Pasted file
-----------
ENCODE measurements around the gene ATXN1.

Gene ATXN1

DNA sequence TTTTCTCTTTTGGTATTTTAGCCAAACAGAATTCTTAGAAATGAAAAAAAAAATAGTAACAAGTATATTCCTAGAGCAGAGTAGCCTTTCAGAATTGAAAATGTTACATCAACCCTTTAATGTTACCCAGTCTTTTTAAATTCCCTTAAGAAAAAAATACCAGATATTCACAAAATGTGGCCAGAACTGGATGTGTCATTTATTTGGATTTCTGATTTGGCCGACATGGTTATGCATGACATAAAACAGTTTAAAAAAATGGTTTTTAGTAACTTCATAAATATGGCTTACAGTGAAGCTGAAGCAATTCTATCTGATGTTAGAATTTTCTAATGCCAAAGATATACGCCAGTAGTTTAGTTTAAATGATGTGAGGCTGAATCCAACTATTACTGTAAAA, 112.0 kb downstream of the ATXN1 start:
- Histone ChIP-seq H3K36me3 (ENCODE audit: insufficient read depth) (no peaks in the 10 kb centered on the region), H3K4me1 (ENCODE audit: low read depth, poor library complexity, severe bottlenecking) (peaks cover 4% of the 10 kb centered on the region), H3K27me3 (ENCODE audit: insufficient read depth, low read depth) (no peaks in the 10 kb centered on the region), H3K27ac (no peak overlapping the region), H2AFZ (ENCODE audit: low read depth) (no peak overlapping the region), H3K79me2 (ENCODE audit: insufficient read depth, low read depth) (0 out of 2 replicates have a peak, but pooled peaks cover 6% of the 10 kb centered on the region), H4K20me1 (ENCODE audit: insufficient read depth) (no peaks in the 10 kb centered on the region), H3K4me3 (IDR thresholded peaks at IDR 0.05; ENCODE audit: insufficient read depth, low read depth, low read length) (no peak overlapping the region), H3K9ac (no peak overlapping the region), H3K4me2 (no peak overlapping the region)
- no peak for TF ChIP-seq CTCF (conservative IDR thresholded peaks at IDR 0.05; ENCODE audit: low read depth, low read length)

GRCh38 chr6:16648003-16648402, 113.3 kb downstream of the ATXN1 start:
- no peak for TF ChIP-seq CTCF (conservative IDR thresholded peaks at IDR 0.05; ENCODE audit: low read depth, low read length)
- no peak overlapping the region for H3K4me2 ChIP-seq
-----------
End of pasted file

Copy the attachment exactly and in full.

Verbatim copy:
ENCODE measurements around the gene ATXN1.

Gene ATXN1

DNA sequence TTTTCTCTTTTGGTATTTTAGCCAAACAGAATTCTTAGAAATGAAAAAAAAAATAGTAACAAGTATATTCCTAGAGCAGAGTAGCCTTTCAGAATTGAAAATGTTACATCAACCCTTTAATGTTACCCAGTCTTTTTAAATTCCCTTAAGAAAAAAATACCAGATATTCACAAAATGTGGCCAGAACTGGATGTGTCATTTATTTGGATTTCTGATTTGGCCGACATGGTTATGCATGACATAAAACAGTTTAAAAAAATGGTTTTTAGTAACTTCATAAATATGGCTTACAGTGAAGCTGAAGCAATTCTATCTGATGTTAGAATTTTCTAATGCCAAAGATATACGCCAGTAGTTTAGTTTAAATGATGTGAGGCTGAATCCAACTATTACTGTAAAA, 112.0 kb downstream of the ATXN1 start:
- Histone ChIP-seq H3K36me3 (ENCODE audit: insufficient read depth) (no peaks in the 10 kb centered on the region), H3K4me1 (ENCODE audit: low read depth, poor library complexity, severe bottlenecking) (peaks cover 4% of the 10 kb centered on the region), H3K27me3 (ENCODE audit: insufficient read depth, low read depth) (no peaks in the 10 kb centered on the region), H3K27ac (no peak overlapping the region), H2AFZ (ENCODE audit: low read depth) (no peak overlapping the region), H3K79me2 (ENCODE audit: insufficient read depth, low read depth) (0 out of 2 replicates have a peak, but pooled peaks cover 6% of the 10 kb centered on the region), H4K20me1 (ENCODE audit: insufficient read depth) (no peaks in the 10 kb centered on the region), H3K4me3 (IDR thresholded peaks at IDR 0.05; ENCODE audit: insufficient read depth, low read depth, low read length) (no peak overlapping the region), H3K9ac (no peak overlapping the region), H3K4me2 (no peak overlapping the region)
- no peak for TF ChIP-seq CTCF (conservative IDR thresholded peaks at IDR 0.05; ENCODE audit: low read depth, low read length)

GRCh38 chr6:16648003-16648402, 113.3 kb downstream of the ATXN1 start:
- no peak for TF ChIP-seq CTCF (conservative IDR thresholded peaks at IDR 0.05; ENCODE audit: low read depth, low read length)
- no peak overlapping the region for H3K4me2 ChIP-seq